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Where can those looking to start a small business go for help?

It is a truly exciting time when a group of budding entrepreneurs come together to share ideas, develop a business plan and lay the foundation for what they hope will someday be a successful venture. Indeed, things become even more exciting when these entrepreneurs put their business plan into action and start trying to turn a profit in earnest.

What happens, however, when this new business hits a roadblock in the form of having insufficient capital? Do they have to keep spending from their own already limited pool of resources, or borrow from family and friends?

One solution to this conundrum is, of course, securing a loan. In fact, many businesses in this situation may be able to secure what is known as a 7(a) loan from the U.S. Small Business Administration.

What is the U.S. Small Business Administration?

While the SBA doesn't have the name recognition of other federal agencies, it nevertheless plays a vital role in our economy. Created back in 1953, its stated mission is to help "Americans start, build and grow businesses." One of the ways in which it accomplishes this goal is by offering small business owners access to much-needed resources via grants and lending like the 7(a) loan program.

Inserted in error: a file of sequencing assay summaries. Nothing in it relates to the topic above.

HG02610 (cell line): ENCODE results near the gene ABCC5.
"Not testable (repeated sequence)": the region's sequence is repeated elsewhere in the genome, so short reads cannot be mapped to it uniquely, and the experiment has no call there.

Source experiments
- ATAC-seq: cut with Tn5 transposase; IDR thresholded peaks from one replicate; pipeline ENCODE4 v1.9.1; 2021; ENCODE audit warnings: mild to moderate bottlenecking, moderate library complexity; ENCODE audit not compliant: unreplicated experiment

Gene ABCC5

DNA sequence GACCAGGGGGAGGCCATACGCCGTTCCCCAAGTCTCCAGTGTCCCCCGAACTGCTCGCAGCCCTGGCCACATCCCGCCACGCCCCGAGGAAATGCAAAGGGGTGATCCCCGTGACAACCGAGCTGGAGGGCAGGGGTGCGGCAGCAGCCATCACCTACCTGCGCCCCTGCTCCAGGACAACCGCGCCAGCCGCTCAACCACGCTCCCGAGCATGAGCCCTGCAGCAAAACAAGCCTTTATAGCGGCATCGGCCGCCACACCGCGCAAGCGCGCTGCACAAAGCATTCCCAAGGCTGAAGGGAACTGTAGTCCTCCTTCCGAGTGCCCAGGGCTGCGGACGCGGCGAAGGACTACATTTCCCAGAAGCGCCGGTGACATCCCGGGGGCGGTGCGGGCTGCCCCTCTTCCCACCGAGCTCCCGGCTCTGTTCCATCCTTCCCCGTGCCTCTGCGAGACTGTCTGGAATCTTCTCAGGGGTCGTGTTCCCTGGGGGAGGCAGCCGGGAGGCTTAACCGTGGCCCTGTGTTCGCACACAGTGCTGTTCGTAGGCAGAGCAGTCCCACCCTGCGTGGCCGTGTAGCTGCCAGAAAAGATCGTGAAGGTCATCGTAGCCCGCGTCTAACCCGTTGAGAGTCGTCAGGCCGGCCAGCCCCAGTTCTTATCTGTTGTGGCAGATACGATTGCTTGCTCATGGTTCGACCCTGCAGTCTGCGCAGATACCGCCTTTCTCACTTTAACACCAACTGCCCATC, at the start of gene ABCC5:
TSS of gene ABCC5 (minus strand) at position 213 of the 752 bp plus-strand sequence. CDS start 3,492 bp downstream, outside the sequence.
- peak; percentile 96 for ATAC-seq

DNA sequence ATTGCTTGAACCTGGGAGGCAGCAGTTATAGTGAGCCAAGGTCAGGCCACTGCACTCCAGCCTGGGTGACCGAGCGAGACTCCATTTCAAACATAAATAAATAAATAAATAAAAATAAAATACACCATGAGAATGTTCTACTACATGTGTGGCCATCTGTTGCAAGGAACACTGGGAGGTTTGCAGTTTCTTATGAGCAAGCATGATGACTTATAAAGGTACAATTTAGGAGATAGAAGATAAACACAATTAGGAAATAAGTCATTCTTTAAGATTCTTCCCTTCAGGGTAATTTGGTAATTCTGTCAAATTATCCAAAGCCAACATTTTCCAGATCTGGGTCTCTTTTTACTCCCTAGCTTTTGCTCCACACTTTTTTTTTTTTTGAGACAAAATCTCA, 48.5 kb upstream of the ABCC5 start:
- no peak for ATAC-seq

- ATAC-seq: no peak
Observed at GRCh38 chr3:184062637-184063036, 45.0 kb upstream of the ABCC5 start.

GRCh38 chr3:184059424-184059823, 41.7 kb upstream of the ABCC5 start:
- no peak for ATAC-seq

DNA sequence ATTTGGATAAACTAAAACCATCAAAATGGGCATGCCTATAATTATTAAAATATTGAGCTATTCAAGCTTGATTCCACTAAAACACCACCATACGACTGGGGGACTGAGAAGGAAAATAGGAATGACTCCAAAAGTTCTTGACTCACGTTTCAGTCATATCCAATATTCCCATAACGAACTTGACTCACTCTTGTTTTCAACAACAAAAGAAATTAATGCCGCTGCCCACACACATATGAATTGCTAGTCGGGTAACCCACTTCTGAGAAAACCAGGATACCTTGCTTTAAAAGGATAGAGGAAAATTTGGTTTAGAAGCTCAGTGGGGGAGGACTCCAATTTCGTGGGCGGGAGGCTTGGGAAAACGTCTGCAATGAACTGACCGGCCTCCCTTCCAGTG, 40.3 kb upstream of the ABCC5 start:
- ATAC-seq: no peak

What is the 7(a) loan program?

The 7(a) loan program is by far the most popular loan program offered by the SBA, helping entrepreneurs across the country subsidize a host of business objectives.  

What types of small businesses are eligible for the 7(a) programs?

While the SBA stops short of outlining what types of small businesses are eligible for the 7(a) program, it does set forth some baseline requirements that all applicants must satisfy in order to be considered.   

Some of these factors include:

  • Operating as a for-profit organization
  • Meeting size requirements established by the SBA
  • Conducting business in or proposing to conduct business in the U.S.
  • Being current on any outstanding debt obligations to the federal government
  • Investing money into the business prior to seeking financial assistance
  • Possessing reasonable invested equity

We will continue discussing this topic in future posts. In the meantime, those entrepreneurs in need of assistance with any sort of business formation matter from business entity selection to drafting of employment contracts should strongly consider speaking with an experienced legal professional. 

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Robert Kaufman has been selected as a 2013 Top Rated Lawyer in ‘Commercial Litigation’ as will be published in the May issue of The American Lawyer & Corporate Counsel magazine.Alex Kaufman has been selected as a 2013 Top Rated Lawyer in ‘Commercial Litigation’ as will be published in the December issue of The American Lawyer & Corporate Counsel magazine.

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